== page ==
Saturday, September 22, 2007

Speaking sustainability, day 6

We had a great run at Business Strategies for Environmental Sustainability, from Stanford’s Graduate School of Business, 2007. I thought it wouldn’t be possible but we actually peaked on the last day, when various threads came together (for me at least).

Kudos to organizer Professor “Wild” Bill Barnett and his team for a truly great learning experience. The topics and presenters were well chosen, with great variety yet also strong common threads. Bill’s wide-ranging summation sessions stimulated great discussion and much productive thinking. And to complete the success, the students brought powerful insight and perspective. Participants came from all sectors of the economy and brought with them all flavors of ideology. This very strong program is in its first year and deserves to continue.

It was interesting to find common mind on optimism and models for change this week. Like what? My view that big change always looks impossible, until afterwards, when it looks inevitable. The need to tolerate failure in prospecting for big change, because success is hard to predict.

Those are some of the big picture insights that weren’t entirely new. Others were more surprising. Like the value of learning from big business success, as a model of promoting social change. What other part of society has such an emphasis on changing how people live, act, think, and feel? And what’s better evidence of a successful approach than rapid business growth? The products and activities of a big business can be destructive, but effectiveness in getting people to change is something to learn from.

Why can I learn so much from a business school perspective? Simple really, the study of business strategies is just the study of change, and I’m in the business of promoting change. No wonder the insights are relevant.

I guess I have to admit that a business school perspective isn’t actually evil. That’s a surprise since business schools are viewed as the brain trust of capitalism, the place where people go to learn how to make money, and environmental dogma has sometimes held that money and capitalism are the enemy.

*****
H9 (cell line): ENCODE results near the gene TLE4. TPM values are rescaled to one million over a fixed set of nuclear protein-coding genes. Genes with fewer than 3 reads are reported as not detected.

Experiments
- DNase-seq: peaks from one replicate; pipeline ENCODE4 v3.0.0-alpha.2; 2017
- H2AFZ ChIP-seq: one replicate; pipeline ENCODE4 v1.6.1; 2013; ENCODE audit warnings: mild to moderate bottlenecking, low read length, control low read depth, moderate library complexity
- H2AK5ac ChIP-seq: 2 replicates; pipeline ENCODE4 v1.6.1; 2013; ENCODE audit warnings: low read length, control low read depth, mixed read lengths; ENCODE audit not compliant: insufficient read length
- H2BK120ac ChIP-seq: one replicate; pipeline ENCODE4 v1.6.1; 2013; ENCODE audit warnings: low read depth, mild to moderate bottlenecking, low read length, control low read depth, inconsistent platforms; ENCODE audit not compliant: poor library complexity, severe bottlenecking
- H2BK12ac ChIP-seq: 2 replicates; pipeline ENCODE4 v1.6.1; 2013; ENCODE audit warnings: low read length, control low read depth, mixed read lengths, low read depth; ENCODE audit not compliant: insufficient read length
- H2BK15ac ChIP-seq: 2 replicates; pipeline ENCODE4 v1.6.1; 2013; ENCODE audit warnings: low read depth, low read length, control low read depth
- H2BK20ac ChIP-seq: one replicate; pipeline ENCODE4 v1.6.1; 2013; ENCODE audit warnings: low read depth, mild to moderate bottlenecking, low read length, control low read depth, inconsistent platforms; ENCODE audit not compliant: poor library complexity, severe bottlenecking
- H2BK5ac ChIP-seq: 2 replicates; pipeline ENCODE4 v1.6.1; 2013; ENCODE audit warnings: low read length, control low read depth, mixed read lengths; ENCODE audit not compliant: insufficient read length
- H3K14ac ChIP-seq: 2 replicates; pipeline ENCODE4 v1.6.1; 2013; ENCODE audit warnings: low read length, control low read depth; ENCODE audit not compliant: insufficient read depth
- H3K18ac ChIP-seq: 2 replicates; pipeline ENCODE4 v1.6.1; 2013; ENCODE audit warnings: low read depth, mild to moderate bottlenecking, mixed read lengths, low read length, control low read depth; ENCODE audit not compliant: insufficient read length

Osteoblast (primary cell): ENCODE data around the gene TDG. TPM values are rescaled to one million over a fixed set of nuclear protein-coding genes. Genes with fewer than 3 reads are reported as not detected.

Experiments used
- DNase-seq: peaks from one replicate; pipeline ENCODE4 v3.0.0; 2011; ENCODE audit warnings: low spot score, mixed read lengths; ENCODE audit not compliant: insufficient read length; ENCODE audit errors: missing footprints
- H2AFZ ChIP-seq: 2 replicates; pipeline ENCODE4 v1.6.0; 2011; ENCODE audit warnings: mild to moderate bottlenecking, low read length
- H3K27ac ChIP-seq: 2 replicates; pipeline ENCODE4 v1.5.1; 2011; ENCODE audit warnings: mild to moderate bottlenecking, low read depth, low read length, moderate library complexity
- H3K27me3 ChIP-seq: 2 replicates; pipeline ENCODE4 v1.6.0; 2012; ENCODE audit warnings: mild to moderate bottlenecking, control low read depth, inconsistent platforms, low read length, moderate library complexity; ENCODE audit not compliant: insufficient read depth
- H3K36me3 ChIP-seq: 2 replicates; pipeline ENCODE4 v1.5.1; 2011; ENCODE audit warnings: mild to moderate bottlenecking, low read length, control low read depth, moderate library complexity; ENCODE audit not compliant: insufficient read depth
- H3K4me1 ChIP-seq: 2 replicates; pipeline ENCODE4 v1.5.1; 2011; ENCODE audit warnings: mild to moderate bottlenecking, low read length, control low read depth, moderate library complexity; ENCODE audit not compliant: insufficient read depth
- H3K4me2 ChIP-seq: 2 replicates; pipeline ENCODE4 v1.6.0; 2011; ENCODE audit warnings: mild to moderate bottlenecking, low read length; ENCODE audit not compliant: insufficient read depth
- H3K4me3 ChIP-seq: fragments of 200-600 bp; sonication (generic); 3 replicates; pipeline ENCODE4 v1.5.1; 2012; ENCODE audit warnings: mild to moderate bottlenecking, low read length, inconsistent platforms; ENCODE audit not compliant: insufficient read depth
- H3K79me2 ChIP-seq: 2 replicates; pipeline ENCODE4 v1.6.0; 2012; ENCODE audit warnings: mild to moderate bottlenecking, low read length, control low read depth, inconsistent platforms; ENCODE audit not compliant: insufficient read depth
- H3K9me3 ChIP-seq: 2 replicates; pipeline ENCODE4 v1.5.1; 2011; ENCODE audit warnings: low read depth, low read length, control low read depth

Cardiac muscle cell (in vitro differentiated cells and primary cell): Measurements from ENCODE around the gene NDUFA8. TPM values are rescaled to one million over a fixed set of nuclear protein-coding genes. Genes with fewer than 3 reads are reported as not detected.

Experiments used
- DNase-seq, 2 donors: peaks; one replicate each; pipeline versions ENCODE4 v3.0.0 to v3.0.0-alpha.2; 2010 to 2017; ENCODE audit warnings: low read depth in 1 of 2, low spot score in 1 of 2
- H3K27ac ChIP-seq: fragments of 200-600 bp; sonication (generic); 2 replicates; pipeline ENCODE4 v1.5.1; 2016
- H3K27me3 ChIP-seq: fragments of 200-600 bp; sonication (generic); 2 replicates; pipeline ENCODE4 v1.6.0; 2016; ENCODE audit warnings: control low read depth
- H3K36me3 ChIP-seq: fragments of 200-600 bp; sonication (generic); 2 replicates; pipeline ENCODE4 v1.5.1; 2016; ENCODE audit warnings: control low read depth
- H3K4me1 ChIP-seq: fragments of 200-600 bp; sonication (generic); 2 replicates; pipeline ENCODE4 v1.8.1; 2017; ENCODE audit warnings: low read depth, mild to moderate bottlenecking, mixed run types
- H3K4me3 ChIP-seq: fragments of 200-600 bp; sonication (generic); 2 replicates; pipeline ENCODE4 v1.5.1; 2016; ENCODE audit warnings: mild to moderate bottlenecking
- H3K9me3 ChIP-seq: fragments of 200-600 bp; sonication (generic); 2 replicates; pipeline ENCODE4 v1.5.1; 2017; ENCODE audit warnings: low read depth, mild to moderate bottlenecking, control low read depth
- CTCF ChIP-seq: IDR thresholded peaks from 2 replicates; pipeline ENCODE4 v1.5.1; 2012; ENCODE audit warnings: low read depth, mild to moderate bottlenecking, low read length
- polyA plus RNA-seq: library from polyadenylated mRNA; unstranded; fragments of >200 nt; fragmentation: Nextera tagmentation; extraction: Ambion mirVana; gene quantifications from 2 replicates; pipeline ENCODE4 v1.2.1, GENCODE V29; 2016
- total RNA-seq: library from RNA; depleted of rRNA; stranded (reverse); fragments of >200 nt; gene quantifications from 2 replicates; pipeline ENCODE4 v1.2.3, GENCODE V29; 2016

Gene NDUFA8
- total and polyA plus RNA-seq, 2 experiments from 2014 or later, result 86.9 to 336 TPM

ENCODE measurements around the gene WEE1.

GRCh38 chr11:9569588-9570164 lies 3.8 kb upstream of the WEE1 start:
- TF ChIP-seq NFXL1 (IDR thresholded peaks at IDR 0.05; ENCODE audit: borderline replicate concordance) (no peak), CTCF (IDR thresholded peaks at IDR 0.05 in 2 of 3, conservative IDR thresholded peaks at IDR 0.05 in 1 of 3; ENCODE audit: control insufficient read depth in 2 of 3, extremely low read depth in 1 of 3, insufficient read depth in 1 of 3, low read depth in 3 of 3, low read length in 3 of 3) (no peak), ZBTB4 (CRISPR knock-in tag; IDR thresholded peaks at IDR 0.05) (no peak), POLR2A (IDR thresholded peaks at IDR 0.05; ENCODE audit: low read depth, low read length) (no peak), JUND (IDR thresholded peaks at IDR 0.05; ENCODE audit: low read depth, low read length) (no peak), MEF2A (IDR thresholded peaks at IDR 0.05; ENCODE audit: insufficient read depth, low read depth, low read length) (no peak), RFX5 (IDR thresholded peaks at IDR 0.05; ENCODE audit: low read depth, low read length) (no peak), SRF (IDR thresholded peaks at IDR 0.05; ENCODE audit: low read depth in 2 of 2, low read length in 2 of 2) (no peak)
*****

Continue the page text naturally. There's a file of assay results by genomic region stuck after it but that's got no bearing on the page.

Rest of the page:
What have I missed by being so skeptical? Just the insights of smart people who’ve been studing social change for a long time, with some very incisive methods. This leads to the biggest take-home message I got from the program: change advocates can learn a lot from studying business strategies.

Now back to the real world of Reno airport. It's not the best place to ponder sustainability. Slot machines scream for attention while the airport’s great view dramatizes the “fish out of water” aspect of this city. Nevada-style development is simply out of place here; but something much more subtle might fit in.

What happens when I get back to my office and a bulging task list waiting for me? How do I bring the lessons from this class into my work? How long will it take? What can I say when asked what I learned? I don’t know yet. The insights aren’t a list of specific facts, they’re more like a way of thinking about problems. I won’t know what I learned until I tackle a new problem and see whether I tackle it differently. That should be fun to watch, I’ll let you know how it goes.

Thanks Bill, and I hope you got a nice dip in Fallen Leaf Lake last night.

Next comes my thoughts on Sam’s question in the comments…intersections between corporations and NGOs, and what makes them work in advancing sustainability.


Paul A. King said...

Mark: Your blog is relevant enough that it pops up in the No. 2 spot on my Google Alert on Sustainability this morning. I wish that the schedule had allowed me more time to discuss your work and blog while we were at the program together, but as you noted, the program was packed with activity for over 16 hours each day. Your new perspectives on business miror my new perspectives on NGOs. Professor Barnett pulled off something wonderfully stimulating and motivating here. PS: Had we spent more time at the Sierra Camp, we would have likely discovered that we have a common past worshiping the Sun God (as well as my wife Beth, and now my eldest daughter, Leah).

Keep in touch, Paul A. King

Mark Powell said...

Thanks for checking in Paul! More time would have been fun, but I think my brain would have exploded from too much input. Sun God as a shared interest, that's good to know. Let's do keep talking and see where that takes us.

Patricio Nunez said...

Mark: thank you so much for this blog. I am interested in attending this program myself and you definitely helped make up my mind.

Out of curiosity, how many participants attended the program?

Mark Powell said...


I think the course was around 30 people, a good size that provided a wide range of participants without being too large for discussion. I wholeheartedly recommend the course! Have fun with it! Say hi to Bill Barnett for me.